Good points. Oh, how I cringe at cops and lawyer shows. I have degrees in Criminal Justice and Law, and until retirement worked as a police officer, Investigator, Chief of Police, and Prosecutor. That background provides unique insights into each of those areas, insights that a person who has not had such personal experience fails to grasp. Alas, I don’t know of many people who would volunteer to be involved in a riot or firefight to accurately describe an officer’s emotions and feelings, and then sit through a trial as a defense attorney analyzes every move and decision. It boils down to write what you know, and if you don’t know, put boots on the ground to find out.

    Sean O’Mordha

    • Dennis Kearney March 18, 2015 at 6:03 am #

      Your observations ring so true. My #1 son spent 7 years in the Washington, DC Metro Police force on the narcotics squad. He had to make split-second decisions on whether a perp who refused to show his hands was hiding a weapon. He saw poverty and violence every day, as well as police who became numbed to it all. When he told me he wanted to go to law school, I happily gave him my blessing. God bless you guys, who risked so much for so little in return.
      Dennis

  3. Sheryl Dunn March 17, 2015 at 4:15 pm #

    Although I am a Canadian lawyer, and in the middle of writing a legal thriller, the story is set in the US. Even if it were set in Canada, however, I would still get my scenes looked over by an American trial attorney.

  4. Sheryl Dunn March 17, 2015 at 4:27 pm #

    Hey, Dennis, are you offering?

    Two court scenes involved:

    1. protagonist volunteers as an ‘Internet Angel’ i.e., she poses as a child in chat rooms and trolls for pedophiles but when the pedophiles turn up to meet her they meet the police instead. I have no problem with this trial scene because the protagonist freaks during the trial. What I have a problem with are some of the jurisdictional issues about the police and how these volunteer organizations interact with the police (I can likely find out the latter from those organizations.)

    2. barely adult and suffering from diminished capacity, the protagonist’s granddaughter is accused and convicted of attempted murder. The DA, the judge and the jury don’t buy the diminished capacity defense because the defendant has a very basic idea of right and wrong, but doesn’t really ‘get’ the relationship between cause and effect. This trial scene will be more challenging because it will be from the ‘beginning’ to the end, with suitable omissions.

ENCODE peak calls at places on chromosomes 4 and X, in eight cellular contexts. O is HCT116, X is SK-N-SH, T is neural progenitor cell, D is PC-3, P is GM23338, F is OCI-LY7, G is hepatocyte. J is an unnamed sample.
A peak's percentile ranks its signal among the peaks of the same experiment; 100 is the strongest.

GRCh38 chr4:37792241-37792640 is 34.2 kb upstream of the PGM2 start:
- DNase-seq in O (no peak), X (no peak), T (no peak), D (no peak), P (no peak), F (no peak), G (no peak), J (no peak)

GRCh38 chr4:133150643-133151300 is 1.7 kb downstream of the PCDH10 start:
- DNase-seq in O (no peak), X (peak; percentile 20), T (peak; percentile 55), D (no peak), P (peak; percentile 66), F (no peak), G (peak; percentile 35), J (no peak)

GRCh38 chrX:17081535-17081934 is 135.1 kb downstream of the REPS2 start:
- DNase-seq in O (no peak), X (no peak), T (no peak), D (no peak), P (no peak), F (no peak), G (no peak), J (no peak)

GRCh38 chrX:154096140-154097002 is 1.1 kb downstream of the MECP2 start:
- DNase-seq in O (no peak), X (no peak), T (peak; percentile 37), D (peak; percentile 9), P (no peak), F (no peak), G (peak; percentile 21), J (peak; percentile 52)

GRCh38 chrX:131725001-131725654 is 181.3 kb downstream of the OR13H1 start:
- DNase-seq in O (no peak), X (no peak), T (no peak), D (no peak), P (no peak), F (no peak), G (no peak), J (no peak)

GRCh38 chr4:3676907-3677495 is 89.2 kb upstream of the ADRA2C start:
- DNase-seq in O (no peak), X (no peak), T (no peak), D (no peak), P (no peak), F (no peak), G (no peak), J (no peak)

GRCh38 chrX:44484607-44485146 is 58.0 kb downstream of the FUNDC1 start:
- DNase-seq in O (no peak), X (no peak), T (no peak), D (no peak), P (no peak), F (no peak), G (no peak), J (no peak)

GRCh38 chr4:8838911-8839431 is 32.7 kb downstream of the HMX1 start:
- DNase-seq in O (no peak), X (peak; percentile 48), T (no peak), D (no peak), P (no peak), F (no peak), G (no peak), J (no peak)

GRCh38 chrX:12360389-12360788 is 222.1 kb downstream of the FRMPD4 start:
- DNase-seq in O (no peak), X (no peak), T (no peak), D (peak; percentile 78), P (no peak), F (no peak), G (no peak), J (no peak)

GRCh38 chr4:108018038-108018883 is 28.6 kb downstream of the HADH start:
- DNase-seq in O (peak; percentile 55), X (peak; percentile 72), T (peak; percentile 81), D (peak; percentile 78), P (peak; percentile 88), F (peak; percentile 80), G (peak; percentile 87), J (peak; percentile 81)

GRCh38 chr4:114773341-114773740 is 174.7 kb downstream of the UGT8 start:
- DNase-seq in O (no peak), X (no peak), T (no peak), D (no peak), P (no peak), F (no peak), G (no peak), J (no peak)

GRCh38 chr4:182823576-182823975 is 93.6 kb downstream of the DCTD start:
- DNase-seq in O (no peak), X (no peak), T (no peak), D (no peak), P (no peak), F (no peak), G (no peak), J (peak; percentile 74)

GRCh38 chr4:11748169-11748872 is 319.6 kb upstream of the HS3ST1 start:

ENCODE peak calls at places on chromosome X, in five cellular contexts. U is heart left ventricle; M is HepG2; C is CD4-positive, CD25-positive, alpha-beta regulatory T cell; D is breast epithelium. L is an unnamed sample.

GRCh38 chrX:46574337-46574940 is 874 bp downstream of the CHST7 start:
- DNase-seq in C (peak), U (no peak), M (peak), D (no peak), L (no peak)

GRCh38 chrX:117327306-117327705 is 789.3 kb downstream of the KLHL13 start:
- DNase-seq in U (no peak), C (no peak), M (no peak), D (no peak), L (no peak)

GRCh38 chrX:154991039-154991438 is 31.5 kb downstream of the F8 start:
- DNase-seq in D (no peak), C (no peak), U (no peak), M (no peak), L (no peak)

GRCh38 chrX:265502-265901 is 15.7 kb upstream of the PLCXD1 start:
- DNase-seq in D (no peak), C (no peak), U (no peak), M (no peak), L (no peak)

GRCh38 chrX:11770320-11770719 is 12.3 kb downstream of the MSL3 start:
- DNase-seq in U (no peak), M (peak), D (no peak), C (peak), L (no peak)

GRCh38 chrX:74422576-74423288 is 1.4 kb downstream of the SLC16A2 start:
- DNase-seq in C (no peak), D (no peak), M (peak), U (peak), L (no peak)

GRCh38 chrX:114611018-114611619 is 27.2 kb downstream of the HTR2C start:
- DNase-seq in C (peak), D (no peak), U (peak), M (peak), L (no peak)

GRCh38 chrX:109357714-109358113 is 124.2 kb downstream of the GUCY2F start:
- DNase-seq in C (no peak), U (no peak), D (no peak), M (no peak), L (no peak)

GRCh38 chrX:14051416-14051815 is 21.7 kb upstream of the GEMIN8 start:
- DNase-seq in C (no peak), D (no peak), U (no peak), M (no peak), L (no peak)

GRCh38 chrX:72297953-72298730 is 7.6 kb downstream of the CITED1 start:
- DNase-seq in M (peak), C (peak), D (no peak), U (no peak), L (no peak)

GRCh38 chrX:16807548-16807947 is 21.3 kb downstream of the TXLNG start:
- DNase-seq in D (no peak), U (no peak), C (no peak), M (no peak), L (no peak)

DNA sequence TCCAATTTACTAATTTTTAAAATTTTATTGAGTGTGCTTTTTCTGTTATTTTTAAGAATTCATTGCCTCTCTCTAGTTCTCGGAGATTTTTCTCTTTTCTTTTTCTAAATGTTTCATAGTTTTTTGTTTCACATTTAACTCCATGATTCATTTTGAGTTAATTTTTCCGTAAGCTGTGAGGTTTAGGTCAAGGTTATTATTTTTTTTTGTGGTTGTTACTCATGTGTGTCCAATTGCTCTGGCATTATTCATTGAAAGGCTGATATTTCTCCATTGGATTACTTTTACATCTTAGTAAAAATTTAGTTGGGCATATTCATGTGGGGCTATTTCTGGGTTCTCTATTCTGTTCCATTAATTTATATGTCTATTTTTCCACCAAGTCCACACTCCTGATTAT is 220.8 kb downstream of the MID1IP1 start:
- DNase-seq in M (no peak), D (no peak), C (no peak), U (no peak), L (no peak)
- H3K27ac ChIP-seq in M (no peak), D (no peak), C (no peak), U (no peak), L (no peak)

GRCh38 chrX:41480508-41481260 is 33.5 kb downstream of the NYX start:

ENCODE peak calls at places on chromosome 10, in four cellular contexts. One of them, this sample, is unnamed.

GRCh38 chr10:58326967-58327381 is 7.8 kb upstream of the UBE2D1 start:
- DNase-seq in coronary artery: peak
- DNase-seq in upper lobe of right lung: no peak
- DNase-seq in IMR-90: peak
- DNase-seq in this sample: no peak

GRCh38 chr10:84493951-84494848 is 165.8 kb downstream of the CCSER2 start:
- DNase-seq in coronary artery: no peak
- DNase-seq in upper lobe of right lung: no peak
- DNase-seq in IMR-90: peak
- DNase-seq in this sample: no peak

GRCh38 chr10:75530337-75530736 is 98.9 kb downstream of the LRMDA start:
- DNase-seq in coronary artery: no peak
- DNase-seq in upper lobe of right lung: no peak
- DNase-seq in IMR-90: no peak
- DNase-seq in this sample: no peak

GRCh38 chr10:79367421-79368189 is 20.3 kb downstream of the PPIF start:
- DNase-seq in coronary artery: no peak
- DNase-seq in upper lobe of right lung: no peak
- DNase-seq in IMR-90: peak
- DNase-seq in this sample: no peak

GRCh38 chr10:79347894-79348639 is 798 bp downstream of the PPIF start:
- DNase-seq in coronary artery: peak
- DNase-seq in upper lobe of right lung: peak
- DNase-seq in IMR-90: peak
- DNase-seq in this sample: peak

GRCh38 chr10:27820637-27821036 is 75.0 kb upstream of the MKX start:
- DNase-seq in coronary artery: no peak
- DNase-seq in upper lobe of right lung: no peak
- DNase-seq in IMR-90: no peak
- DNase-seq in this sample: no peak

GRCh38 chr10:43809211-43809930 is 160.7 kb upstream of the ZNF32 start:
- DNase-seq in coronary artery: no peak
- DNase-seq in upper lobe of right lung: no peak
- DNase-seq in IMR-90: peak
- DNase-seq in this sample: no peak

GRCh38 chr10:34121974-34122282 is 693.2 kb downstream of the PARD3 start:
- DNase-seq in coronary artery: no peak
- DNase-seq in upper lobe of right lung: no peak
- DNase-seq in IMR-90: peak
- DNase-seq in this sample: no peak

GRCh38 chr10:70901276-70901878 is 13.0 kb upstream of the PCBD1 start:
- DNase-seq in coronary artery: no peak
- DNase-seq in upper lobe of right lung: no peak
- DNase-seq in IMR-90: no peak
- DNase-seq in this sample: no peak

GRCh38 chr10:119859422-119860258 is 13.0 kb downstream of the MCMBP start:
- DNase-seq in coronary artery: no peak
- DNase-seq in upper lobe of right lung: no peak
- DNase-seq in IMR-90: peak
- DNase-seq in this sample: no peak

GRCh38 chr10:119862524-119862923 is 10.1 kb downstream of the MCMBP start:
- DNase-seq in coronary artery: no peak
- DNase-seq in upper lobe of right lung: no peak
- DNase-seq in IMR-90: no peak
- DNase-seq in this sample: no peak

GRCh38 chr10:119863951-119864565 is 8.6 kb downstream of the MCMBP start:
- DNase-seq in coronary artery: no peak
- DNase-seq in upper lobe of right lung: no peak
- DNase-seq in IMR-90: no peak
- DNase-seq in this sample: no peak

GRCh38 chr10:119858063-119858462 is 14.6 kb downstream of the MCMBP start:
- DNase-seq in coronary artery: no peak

My Canadian trial experience is limited to judges sitting alone, with only one assist on a jury trial.

    • Dennis Kearney March 18, 2015 at 5:59 am #

      My post is an open invitation! Couple of thoughts, and feel free to email me as well.
      As to Question #1: if a volunteer organization is trolling for internet stalkers, you’ve eliminated all constitutional challenges by the defense, to such things as entrapment, Fifth Amendment (right to silence) issues. This is because constitutional limitations do not apply to a private citizen, only to the government. As a practical matter, the private organization becomes the complaining witness, instead of the State.
      As to Question #2: each of the 50 states has slightly different standards for mental capacity. For a specific intent crime, such as attempted murder, the defendant must have the mental ability to know the nature and quality of her acts and the ability to act knowingly.
      Welcome aboard.
      dkearney1210@verizon.net.

  5. Larry Winebrenner March 18, 2015 at 7:25 am #

    You would never say things legal have not changed since Roman Empire days, but are there resources [Google included, but what to ask] other than gospel records of Jesus’s trial{?} where one might find out at least processes and procedure? [And if you don’t understand that question, consider how unable in my ignorance I am to ask.]

    Otherwise, great post. I’m filing them where I won’t be able to find them when I need them, along with a ton of other stuff I wish I could find.

    I love you and all of God’s children.

    • Dennis Kearney March 18, 2015 at 8:04 am #

      The only uniform system of civil and criminal rules of procedure are the federal rules. Each state has its own rules of procedure, that can be as quirky as your imagination. Fortunately, most courts follow a fairly consistent approach to the Rules of Evidence, so if you are researching how a trial might unfold, you should be safe perusing the Federal Rules of Evidence.